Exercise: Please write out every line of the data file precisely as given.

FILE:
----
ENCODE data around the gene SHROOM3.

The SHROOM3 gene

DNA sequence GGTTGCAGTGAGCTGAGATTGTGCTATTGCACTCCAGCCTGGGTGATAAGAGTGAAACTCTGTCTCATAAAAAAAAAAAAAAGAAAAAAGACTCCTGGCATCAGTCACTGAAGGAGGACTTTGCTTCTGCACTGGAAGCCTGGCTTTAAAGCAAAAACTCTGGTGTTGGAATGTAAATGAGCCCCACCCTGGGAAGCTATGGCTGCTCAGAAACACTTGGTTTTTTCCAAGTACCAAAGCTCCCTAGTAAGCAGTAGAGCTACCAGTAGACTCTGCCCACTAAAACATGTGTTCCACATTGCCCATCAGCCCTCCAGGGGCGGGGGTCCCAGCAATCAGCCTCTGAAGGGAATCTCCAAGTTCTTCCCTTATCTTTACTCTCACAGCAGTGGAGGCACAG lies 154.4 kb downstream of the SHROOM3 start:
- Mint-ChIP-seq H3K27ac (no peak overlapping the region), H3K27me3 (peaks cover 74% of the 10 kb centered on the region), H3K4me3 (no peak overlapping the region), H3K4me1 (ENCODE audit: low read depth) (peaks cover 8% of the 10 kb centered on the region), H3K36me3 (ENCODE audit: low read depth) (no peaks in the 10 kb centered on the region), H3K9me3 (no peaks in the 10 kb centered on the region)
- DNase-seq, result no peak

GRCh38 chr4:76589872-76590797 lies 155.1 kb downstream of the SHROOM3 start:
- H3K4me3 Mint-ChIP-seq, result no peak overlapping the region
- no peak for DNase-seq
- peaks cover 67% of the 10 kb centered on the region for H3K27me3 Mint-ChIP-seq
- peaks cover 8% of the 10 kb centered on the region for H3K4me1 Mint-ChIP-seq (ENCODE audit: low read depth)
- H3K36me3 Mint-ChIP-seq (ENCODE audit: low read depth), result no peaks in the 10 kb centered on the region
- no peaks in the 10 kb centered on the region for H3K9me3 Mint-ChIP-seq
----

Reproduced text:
ENCODE data around the gene SHROOM3.

The SHROOM3 gene

DNA sequence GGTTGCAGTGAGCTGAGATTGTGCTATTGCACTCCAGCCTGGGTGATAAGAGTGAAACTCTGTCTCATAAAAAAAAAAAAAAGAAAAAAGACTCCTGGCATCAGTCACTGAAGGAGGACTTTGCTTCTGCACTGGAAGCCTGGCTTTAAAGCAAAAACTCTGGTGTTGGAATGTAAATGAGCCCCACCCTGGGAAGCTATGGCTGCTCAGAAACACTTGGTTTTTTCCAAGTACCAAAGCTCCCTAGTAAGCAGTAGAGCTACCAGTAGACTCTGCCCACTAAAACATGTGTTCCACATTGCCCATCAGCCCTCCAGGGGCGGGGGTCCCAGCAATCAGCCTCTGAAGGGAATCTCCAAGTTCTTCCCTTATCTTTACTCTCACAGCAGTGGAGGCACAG lies 154.4 kb downstream of the SHROOM3 start:
- Mint-ChIP-seq H3K27ac (no peak overlapping the region), H3K27me3 (peaks cover 74% of the 10 kb centered on the region), H3K4me3 (no peak overlapping the region), H3K4me1 (ENCODE audit: low read depth) (peaks cover 8% of the 10 kb centered on the region), H3K36me3 (ENCODE audit: low read depth) (no peaks in the 10 kb centered on the region), H3K9me3 (no peaks in the 10 kb centered on the region)
- DNase-seq, result no peak

GRCh38 chr4:76589872-76590797 lies 155.1 kb downstream of the SHROOM3 start:
- H3K4me3 Mint-ChIP-seq, result no peak overlapping the region
- no peak for DNase-seq
- peaks cover 67% of the 10 kb centered on the region for H3K27me3 Mint-ChIP-seq
- peaks cover 8% of the 10 kb centered on the region for H3K4me1 Mint-ChIP-seq (ENCODE audit: low read depth)
- H3K36me3 Mint-ChIP-seq (ENCODE audit: low read depth), result no peaks in the 10 kb centered on the region
- no peaks in the 10 kb centered on the region for H3K9me3 Mint-ChIP-seq